In other photons.
They don't have a localized identity, so you cannot say "the photon is here" before the detection. So you cannot even say that "two photons disappeared here and re-appeared there".
« Last Edit: 11/06/2011 20:36:42 by lightarrow »
 

Johann Mahne

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Do out-of-phase photons cancel each other out?
« Reply #10 on: 22/06/2011 15:52:56 »
*In the region where they interfere destructively* there are no photons. But if you start from two beams of light and you make them interfere (example: two opposed laser beams), there will be regions of destructive and regions of constructive interference, and the total number of photons won't vary.
Thanks for the reply.
If the waves consist of one wave length each,what will be the end result.Will the total number of photons be the same?Will the waves annihilate one another?
« Last Edit: 22/06/2011 15:56:04 by Johann Mahne »
 

Johann Mahne

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Do out-of-phase photons cancel each other out?
« Reply #11 on: 22/06/2011 15:53:50 »
This is a quantum mechanics question; photons are quantum mechanical particles.

The answer is that the photons' wavefunction will essentially bend around the points where the interference occurs.

This is actually almost exactly the same as the dual slit experiment.
Thanks for the reply,see my question to lightarrow
 

Offline wolfekeeper

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Do out-of-phase photons cancel each other out?
« Reply #12 on: 17/08/2011 17:40:21 »
*In the region where they interfere destructively* there are no photons. But if you start from two beams of light and you make them interfere (example: two opposed laser beams), there will be regions of destructive and regions of constructive interference, and the total number of photons won't vary.
Thanks for the reply.
If the waves consist of one wave length each,what will be the end result.Will the total number of photons be the same?Will the waves annihilate one another?
Two waves can only annihilate each other perfectly if they start at exactly the same point at exactly the same time with opposite phase. In the real world, there's no photons emitted in the first place like that.

If they're not emitted at the same place, then you will find the photons somewhere where their wavefunctions don't cancel.

Quantum mechanical particles like photons travel like waves, and appear as a lump where the wave doesn't cancel.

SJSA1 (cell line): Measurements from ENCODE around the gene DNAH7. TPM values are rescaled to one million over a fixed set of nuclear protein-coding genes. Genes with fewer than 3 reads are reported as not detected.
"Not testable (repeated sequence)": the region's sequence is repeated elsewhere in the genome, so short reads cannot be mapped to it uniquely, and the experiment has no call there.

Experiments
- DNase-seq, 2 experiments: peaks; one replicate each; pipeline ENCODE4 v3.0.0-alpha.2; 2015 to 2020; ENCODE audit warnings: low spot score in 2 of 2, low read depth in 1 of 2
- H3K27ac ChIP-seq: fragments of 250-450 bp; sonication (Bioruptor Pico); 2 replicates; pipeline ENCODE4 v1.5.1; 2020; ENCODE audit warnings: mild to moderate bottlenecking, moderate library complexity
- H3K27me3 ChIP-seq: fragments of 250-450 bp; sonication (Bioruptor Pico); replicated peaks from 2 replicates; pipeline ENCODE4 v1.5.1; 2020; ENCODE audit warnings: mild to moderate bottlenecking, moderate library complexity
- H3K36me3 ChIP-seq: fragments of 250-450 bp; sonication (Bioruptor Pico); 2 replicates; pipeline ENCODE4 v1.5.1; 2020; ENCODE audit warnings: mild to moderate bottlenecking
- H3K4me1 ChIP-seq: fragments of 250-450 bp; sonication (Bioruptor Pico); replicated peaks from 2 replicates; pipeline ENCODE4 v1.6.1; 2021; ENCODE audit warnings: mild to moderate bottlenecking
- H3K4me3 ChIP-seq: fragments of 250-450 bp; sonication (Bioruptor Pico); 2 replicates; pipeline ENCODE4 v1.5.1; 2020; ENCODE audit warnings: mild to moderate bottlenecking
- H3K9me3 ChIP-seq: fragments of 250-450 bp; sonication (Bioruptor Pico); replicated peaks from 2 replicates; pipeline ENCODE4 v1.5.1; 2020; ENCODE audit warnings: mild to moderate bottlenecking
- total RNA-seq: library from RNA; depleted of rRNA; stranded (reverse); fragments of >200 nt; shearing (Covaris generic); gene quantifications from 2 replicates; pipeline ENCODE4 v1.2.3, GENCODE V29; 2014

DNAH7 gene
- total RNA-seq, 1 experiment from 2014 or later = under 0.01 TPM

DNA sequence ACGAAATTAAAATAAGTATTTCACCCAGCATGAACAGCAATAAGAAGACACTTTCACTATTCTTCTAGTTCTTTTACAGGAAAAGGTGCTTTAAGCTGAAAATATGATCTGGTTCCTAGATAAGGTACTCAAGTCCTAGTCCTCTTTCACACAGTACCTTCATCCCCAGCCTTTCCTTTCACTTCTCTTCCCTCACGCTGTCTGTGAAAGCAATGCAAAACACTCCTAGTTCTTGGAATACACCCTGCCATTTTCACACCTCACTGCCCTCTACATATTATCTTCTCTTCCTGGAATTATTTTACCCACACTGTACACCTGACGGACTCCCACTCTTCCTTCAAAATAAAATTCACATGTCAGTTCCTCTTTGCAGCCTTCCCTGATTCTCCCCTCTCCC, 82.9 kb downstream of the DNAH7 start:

Johann Mahne

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Do out-of-phase photons cancel each other out?
« Reply #13 on: 18/08/2011 09:20:57 »
Quote
Two waves can only annihilate each other perfectly if they start at exactly the same point at exactly the same time with opposite phase. In the real world, there's no photons emitted in the first place like that.
  If two laser are pointing to each other and two photons are generated in antiphase at exactly the same time.Are you saying that this is not possible?
 

Offline wolfekeeper

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Do out-of-phase photons cancel each other out?
« Reply #14 on: 18/08/2011 16:40:34 »
They'll certainly cancel out in some places, but they won't cancel out in all places.

You get nodes and antinodes- the total energy is conserved.
 

Offline wolfekeeper

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Do out-of-phase photons cancel each other out?
« Reply #15 on: 18/08/2011 16:48:27 »
You can do it by absorbing photons though; either locally, or by surrounding the source with antiphase emitters that are less than one wavelength apart from each other or the source.

Absorbing photons is really, at bottom, done by creating an antiphase photon; the energy of the photon ends up in the antiphase transmitter.
 

Offline lightarrow

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Do out-of-phase photons cancel each other out?
« Reply #16 on: 18/08/2011 20:26:36 »
If two laser are pointing to each other and two photons are generated in antiphase at exactly the same time.Are you saying that this is not possible?
No because what you have in that case is a "standing wave":
http://www.slideshare.net/makadelhi/stationary-waves
http://en.wikipedia.org/wiki/Standing_wave

In a laser beam the wave is instead "propagating": its nodes are not still in space but moves.

 

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Do out-of-phase photons cancel each other out?
« Reply #16 on: 18/08/2011 20:26:36 »